16 doctors and medical professionals charged in fraud and opioid takedown in Texas

Sixteen medical professionals, including six doctors and seven pharmacists, were among those charged in a Texas healthcare fraud and opioid takedown.

A coordinated healthcare fraud enforcement operation across the state of Texas resulted in charges against 58 people, according to the Department of Justice (DOJ). Twenty individuals were charged for their role in diverting opioids.

Charges were brought against individuals in all four federal districts in Texas for their alleged involvement in a number of Medicare fraud schemes and networks of so-called “pill mill” clinics that resulted in $66 million in losses and the distribution of 6.2 million pills, according to the DOJ.

The agency said the charges resulted from schemes billing Medicare, Medicaid, TRICARE, Department of Labor Office of Workers' Compensation Programs and private insurance companies for medically unnecessary prescription drugs and compounded medications that often were never even purchased and/or distributed to beneficiaries.

 The charges also involve individuals contributing to the opioid epidemic, with a particular focus on medical professionals allegedly involved in the unlawful distribution of opioids and other prescription narcotics. 

The latest arrest comes three weeks after the filing of charges against dozens of people in a trafficking network responsible for diverting over 23 million oxycodone, hydrocodone and carisoprodol pills. 

“As we continue to dedicate resources to battle healthcare and opioid fraud schemes in Texas and elsewhere, we are shining an inescapable light on dirty doctors, clinic owners, pharmacists and others who may have long believed they could perpetrate their frauds behind closed doors,” said Assistant Attorney General Brian Benczkowski of the DOJ's Criminal Division.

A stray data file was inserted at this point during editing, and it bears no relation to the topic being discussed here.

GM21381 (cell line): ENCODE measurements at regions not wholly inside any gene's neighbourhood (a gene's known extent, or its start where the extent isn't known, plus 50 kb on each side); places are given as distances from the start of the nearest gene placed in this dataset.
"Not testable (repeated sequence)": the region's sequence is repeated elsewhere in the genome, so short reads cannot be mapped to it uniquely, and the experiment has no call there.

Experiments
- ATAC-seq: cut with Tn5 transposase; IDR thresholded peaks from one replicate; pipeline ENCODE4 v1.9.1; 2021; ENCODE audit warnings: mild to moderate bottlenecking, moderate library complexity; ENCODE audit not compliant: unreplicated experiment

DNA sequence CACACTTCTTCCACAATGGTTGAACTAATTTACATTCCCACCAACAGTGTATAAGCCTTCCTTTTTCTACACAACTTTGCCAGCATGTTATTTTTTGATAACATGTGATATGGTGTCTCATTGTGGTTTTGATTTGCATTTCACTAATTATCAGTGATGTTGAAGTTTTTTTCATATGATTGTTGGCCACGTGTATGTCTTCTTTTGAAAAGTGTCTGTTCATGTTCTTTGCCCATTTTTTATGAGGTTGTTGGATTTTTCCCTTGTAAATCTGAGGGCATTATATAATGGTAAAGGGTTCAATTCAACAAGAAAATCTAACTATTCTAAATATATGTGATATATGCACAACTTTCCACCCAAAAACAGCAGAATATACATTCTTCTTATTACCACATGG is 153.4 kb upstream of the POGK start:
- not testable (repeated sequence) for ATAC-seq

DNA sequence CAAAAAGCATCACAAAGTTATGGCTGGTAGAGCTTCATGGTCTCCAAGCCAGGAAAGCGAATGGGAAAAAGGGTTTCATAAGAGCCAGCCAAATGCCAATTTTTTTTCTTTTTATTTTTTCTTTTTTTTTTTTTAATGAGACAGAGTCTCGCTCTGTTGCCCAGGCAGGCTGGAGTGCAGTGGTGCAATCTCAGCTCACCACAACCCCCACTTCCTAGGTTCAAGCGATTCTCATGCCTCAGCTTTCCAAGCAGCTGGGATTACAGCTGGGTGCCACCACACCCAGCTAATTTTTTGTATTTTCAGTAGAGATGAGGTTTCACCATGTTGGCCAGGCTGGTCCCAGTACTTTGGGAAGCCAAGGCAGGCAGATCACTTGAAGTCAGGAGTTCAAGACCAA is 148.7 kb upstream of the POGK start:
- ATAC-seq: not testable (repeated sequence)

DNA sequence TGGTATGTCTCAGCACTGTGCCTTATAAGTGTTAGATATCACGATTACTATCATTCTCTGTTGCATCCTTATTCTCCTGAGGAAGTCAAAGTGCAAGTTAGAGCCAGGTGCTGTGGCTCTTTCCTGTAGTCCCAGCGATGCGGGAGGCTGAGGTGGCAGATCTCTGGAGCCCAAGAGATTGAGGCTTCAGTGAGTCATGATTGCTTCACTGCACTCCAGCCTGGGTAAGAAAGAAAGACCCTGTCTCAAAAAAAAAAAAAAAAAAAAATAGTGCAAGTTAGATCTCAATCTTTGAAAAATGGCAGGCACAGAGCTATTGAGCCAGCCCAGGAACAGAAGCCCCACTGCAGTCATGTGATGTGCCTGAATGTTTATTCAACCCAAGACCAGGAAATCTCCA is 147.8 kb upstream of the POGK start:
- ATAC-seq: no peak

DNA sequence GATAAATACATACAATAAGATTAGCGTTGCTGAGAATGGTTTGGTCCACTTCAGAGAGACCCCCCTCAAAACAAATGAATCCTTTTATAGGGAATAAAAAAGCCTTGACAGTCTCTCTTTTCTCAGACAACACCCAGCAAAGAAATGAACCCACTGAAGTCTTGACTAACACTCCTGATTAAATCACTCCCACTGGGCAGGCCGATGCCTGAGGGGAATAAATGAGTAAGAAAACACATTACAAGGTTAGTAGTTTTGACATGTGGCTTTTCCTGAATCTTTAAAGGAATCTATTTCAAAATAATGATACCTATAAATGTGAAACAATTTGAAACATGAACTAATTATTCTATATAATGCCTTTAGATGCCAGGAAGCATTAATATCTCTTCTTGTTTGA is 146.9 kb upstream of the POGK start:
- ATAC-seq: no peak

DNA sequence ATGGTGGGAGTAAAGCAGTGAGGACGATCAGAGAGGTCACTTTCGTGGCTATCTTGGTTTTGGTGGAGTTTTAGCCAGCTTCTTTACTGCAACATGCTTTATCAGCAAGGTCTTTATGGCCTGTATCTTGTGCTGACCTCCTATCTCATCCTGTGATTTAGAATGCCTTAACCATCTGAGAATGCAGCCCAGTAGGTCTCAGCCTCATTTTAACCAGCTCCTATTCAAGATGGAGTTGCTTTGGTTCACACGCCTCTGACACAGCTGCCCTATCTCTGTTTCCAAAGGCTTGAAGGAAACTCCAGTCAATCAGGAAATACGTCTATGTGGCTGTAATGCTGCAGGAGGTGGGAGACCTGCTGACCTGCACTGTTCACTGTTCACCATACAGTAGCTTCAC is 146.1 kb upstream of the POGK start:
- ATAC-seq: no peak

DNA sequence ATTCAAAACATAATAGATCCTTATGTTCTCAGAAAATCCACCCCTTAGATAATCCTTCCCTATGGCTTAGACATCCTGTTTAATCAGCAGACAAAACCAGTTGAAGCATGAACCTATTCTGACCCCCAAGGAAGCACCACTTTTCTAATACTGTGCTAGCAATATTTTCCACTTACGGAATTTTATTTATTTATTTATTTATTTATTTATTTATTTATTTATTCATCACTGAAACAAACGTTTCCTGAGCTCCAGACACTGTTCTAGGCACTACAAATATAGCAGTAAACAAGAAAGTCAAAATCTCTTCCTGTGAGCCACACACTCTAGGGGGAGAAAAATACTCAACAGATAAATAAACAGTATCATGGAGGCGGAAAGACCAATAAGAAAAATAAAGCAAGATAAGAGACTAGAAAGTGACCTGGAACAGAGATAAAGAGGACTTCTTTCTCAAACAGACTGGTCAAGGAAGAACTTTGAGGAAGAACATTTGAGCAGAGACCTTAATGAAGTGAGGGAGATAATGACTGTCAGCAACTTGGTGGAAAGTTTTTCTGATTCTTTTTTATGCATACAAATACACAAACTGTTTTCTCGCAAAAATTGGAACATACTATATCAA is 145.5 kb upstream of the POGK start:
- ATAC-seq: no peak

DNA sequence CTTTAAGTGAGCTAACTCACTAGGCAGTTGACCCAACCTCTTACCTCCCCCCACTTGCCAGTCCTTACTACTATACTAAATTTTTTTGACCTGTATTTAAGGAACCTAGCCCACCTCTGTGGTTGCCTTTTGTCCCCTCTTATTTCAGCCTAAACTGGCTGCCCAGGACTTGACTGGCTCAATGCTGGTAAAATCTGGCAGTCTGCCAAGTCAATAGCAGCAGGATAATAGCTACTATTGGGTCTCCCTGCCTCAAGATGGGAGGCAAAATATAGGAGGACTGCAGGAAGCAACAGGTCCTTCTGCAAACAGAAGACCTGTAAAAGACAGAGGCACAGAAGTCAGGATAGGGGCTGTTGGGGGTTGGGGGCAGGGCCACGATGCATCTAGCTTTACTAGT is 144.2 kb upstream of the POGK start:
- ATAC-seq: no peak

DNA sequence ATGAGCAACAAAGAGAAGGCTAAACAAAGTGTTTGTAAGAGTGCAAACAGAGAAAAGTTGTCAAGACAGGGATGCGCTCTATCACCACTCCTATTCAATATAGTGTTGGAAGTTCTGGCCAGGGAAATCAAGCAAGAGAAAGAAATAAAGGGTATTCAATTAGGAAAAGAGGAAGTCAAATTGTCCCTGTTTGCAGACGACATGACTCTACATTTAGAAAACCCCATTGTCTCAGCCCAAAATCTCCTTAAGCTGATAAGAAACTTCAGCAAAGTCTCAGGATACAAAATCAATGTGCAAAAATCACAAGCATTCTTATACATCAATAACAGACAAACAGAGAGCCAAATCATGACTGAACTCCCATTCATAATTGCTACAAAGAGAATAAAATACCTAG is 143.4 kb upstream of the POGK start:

At a press conference, Benczkowski said two doctors were allegedly paid by the owners of three Dallas/Fort Worth-area pharmacies to refer unnecessary prescriptions for Office of Workers' Compensation claimants. The alleged scheme entailed over $158 million dollars in fraudulent claims for expensive compound creams and involved efforts to evade taxes resulting in approximately $23 million in tax losses. It resulted, thus far, in the freezing of over $60 million in assets traced to the alleged fraud.

The defendants also include two doctors who are charged with separately scheming to defraud TRICARE through compounding pharmacies in Fort Worth.

Also charged were owners and pharmacists from a “pill-mill” pharmacy in Houston. From March 2018 through September 2019, the pharmacy dispensed more than 760,000 pills of oxycodone, hydrocodone, carisoprodol and alprazolam. The pharmacy allegedly dispensed these substances on counterfeit prescription pads from doctors whose identities had been stolen, Benczkowski said. And it allegedly worked with “runners” who brought the illegitimate prescriptions to them to be filled for cash—all the while charging nearly five times the market value for equivalent oxycodone and hydrocodone prescriptions. 

RELATED: Doctors in 5 states charged with illegally prescribing opioids, some in exchange for cash, sex

In one case, three people were charged after the breach of a healthcare providers’ electronic health record (EHR) system. Demetrius Cervantes, 44, of McKinney, Texas; Amanda Lowry, 39, of Sherman, Texas, and Lydia Henslee, 27, of Denison, Texas, were indicted for conspiracy to obtain information from a protected computer and conspiracy to unlawfully possess and use a means of identification.

The three breached an EHR system to steal protected health information and personally identifiable information belonging to patients.

The information that was stolen was “repackaged” in the form of false and fraudulent physician orders and sold to durable medical equipment providers and contractors, the DOJ said. Within approximately eight months, the three obtained more than $1.4 million in proceeds from the sale of the stolen information. They used some of the money to buy new vehicles and jet skis, prosecutors said.